This is a fairly new concept for me and it will no doubt go through some changes and refactoring. But so far, I'm liking it.

Here's a couple ways I'm implementing the use of my TAppInfo static class.


The cool part is the Intelisense... I just type TApp and hit [Ctrl] + [Space] and I can pick the item I want. No more "Globs" for this Marine!

ApplicationInfo.pas

Enjoy - Semper Fi,
Gunny Mike
end.

Sunday, July 6, 2014

Just had to share - XE4 includes Beyond Compare

Wow, I just discovered that Delphi XE4 comes with Beyond Compare.

I right-clicked on the project-name from within Project Manager with the intent of choosing the Show in Explorer option when I noticed the Compare option at the bottom. I was pleasantly surprised to see Launch Beyond Compare.

There are two ways to launch Beyond Compare from within the IDE:

 

Makes me think I should spend more time exploring the IDE.

Enjoy - Semper Fi,
Gunny Mike
end.

Friday, July 4, 2014

Choose the Right Folder for Your Application Data

I'm in the process of updating an older program that will now use a local database. I followed my typical "old school" habits and quietly went about my way thinking "I'll just plop the database in a folder called Data that resides in the same location as the exe file. No big deal."

I figured, I'll just use the reliable ExtractFilePath(Application.ExeName) to get the location of where this Data folder needs to go. Right?

Wrong!

I had forgotten to think about how Delphi's "debug" and "release" paths will play into this scenario. Not to mention 32Bit and 64Bit targets. I'm only focused on creating a Windows product at the moment, so for me this means there are a minimum of five paths:

Source
Source\Win32\Debug
Source\Win32\Release
Source\Win64\Debug
Source\Win64\Release

I know I could use "Post-Build" commands (Project > Options > Build Events) to make sure the files are copied from the $(PROJECTDIR) to the $(OUTPUTDIR). However, I was thinking that this is not a very efficient way to go about it. Did I really want to have five copies of a 140MB database cluttering up my hard drive. The answer is no.

So I posed the question "Looking for best practice for using single-user local database." to the Delphi Community on Google+ (https://plus.google.com/u/0/105522328114529031567/posts/Q8go8eWRAfz)

I received several comments and the consensus was to use an application specific subfolder of CommonAppData. Fair enough. CommonAppData it is. What the heck is CommonAppData?

I tend to be a "Show Me" guy I decided to dive into this head long and found out that CommonAppData actually refers to the folder called C:\ProgramData.

Then I wondered what all the other "AppData" type folders were. So I wrote a simple little program to help figure this out. It turns out there are 17 different AppData folders on my computer. I've included a copy of my program for you to use.

AppData Only: Sorted by Path Column

DFM:
object Form1: TForm1
  Left = 0
  Top = 0
  Caption = 'Paths'
  ClientHeight = 411
  ClientWidth = 804
  Color = clBtnFace
  Font.Charset = DEFAULT_CHARSET
  Font.Color = clWindowText
  Font.Height = -11
  Font.Name = 'Tahoma'
  Font.Style = []
  OldCreateOrder = False
  OnResize = FormResize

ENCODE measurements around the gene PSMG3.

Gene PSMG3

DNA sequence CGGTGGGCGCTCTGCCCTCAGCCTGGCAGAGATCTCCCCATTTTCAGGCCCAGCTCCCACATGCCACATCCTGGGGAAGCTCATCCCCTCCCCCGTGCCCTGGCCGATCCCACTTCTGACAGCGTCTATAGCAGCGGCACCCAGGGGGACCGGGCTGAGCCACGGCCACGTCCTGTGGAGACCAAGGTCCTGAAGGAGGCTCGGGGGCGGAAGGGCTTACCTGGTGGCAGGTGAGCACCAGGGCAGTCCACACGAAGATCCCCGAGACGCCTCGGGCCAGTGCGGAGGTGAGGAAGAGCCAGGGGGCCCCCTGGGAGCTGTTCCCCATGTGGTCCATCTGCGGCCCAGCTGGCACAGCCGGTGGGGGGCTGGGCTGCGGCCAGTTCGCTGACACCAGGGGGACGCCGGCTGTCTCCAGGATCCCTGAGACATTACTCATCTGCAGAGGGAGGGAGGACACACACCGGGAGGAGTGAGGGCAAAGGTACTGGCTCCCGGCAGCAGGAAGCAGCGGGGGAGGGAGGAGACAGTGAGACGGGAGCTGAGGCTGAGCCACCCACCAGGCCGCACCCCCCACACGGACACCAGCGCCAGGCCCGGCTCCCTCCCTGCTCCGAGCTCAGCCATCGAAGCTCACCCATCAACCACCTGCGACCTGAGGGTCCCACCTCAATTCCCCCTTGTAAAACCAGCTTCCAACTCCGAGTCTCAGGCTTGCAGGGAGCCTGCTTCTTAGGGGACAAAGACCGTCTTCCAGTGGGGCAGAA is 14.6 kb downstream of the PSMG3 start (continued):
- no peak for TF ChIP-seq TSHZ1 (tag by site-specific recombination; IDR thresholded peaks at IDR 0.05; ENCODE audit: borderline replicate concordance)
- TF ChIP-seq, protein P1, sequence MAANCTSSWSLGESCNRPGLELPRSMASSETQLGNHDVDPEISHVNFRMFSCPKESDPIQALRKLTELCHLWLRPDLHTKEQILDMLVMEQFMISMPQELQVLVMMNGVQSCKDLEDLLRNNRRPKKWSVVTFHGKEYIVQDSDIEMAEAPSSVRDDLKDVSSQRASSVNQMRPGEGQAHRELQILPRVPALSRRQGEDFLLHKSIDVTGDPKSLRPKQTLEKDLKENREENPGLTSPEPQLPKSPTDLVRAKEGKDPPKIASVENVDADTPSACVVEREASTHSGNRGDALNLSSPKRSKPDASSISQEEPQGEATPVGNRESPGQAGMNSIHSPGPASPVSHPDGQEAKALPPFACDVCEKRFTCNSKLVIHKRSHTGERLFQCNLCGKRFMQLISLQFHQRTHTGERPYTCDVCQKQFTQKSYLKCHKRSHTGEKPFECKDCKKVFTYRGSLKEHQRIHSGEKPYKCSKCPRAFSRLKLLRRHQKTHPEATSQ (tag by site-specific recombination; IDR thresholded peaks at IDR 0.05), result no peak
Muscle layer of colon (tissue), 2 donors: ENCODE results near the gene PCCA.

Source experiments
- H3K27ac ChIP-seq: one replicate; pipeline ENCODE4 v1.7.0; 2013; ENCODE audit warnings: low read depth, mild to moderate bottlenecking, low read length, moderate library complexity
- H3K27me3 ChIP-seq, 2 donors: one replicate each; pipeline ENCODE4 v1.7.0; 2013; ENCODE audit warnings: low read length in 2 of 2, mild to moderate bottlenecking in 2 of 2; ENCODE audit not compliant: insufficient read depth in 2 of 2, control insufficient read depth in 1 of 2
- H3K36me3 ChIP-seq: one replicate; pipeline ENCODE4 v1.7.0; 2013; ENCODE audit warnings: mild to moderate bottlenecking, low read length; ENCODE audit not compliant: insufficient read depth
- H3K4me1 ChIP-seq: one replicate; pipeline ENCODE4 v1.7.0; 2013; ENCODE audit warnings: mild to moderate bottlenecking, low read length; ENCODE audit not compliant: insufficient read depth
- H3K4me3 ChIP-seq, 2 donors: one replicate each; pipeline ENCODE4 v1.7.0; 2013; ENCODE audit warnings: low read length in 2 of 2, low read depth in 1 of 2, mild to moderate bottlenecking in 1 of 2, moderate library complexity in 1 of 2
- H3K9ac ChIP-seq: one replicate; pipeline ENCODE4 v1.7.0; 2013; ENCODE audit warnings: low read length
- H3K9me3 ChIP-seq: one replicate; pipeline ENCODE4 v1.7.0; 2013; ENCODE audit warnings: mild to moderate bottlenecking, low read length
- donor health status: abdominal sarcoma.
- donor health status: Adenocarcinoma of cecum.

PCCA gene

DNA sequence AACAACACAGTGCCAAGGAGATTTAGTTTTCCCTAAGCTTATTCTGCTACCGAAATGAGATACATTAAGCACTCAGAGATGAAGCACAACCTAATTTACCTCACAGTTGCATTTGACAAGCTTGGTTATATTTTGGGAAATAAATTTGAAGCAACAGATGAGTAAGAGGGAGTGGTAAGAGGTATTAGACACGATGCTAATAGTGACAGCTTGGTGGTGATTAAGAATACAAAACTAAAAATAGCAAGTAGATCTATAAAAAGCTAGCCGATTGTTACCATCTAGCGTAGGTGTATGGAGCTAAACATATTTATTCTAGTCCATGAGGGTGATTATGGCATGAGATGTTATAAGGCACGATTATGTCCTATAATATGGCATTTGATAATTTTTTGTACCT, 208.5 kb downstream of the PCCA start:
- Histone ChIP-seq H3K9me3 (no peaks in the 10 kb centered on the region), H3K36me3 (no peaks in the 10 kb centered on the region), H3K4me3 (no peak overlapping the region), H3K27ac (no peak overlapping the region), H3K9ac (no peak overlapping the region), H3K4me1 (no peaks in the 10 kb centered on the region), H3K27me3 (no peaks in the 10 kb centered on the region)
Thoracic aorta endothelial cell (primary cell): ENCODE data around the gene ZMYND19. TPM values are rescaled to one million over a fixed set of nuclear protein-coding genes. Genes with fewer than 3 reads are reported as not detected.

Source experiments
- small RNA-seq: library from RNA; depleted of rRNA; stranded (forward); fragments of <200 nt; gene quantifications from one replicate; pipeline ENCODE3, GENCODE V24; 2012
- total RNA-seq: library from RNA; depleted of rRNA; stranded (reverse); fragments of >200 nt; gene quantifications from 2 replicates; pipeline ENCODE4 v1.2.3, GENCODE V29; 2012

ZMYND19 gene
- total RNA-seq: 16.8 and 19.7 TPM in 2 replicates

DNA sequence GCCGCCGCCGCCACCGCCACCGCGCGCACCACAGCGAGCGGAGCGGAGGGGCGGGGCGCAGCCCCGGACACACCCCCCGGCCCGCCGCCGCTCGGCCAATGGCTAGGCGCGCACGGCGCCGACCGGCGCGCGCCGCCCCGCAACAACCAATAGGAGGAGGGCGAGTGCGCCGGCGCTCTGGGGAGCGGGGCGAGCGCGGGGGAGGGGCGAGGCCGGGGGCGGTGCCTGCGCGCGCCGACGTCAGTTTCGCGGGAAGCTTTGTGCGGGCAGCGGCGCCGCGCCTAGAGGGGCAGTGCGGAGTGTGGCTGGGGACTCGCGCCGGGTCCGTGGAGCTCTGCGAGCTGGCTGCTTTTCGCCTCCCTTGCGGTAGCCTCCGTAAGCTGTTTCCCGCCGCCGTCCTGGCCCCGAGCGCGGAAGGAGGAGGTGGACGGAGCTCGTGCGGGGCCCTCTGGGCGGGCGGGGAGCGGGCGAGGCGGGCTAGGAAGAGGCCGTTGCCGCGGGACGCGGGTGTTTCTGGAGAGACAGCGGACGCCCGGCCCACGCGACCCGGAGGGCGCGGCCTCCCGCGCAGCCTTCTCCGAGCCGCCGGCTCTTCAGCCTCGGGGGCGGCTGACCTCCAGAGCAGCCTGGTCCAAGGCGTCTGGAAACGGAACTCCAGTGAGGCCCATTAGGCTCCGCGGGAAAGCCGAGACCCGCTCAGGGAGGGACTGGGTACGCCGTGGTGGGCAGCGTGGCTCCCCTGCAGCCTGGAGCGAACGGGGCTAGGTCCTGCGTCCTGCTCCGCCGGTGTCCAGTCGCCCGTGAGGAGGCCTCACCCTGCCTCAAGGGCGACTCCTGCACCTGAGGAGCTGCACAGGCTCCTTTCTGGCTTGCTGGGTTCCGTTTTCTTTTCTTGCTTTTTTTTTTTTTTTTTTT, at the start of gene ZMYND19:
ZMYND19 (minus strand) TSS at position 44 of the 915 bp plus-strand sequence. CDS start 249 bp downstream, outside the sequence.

OnShow = FormShow
  DesignSize = (
    804
    411)
  PixelsPerInch = 96
  TextHeight = 13
  object StringGrid1: TStringGrid
    Left = 16
    Top = 39
    Width = 772
    Height = 354
    Anchors = [akLeft, akTop, akRight, akBottom]
    ColCount = 3
    FixedCols = 0
    Font.Charset = DEFAULT_CHARSET
    Font.Color = clWindowText
    Font.Height = -11
    Font.Name = 'Tahoma'
    Font.Style = []
    Options = [goFixedVertLine, goFixedHorzLine, goVertLine, goHorzLine, goRangeSelect, goFixedRowClick]
    ParentFont = False
    TabOrder = 0
    OnFixedCellClick = StringGrid1FixedCellClick
  end
  object Button1: TButton
    Left = 16
    Top = 8
    Width = 75
    Height = 25
    Caption = 'Close'
    TabOrder = 1
    OnClick = Button1Click
  end
  object Button2: TButton
    Left = 97
    Top = 8
    Width = 75
    Height = 25
    Caption = 'Get Folders'
    TabOrder = 2
    OnClick = Button2Click
  end
  object CheckBox1: TCheckBox
    Left = 184
    Top = 12
    Width = 97
    Height = 17
    Caption = 'AppData Only'
    TabOrder = 3
    OnClick = Button2Click
  end
end


Program:



Enjoy - Semper Fi,
Gunny Mike
end.

Tuesday, May 20, 2014

Changing the Cursor in FireMonkey

I just watched a video on How to Change the Cursor in FireMonkey by Alister Christie. As I watched this video I learned just how much of a Delphi noob I really am. I had no idea you could go from in-line code to class to interface.



Thank you Alister for a great video and mind-opening experience.

Semper Fi,
Gunny Mike
end.

Friday, May 16, 2014

Make the Most of EMBT's DocWiki

I'm just getting ready to explore chapter 3 of Cary Jensen's Delphi in Depth: ClientDataSets and I stopped to research one of the DataSetProvider options - poFetchDetailsOnDemand.

So, I highlighted the poFetchDetailsOnDemand option in the Object Inspector and pushed F1. It brings up the woefully inadequate local help reference. I was expecting to see a list of all the options with their associated meanings.

Then I googled delphi poFetchDetailsOnDemand, not what I was looking for.

So then I googled site:docwiki.embarcadero.com poFetchDetailsOnDemand

Google Search Syntax:
http://google.com/search?q=site%3Adocwiki.embarcadero.com+poFetchDetailsOnDemand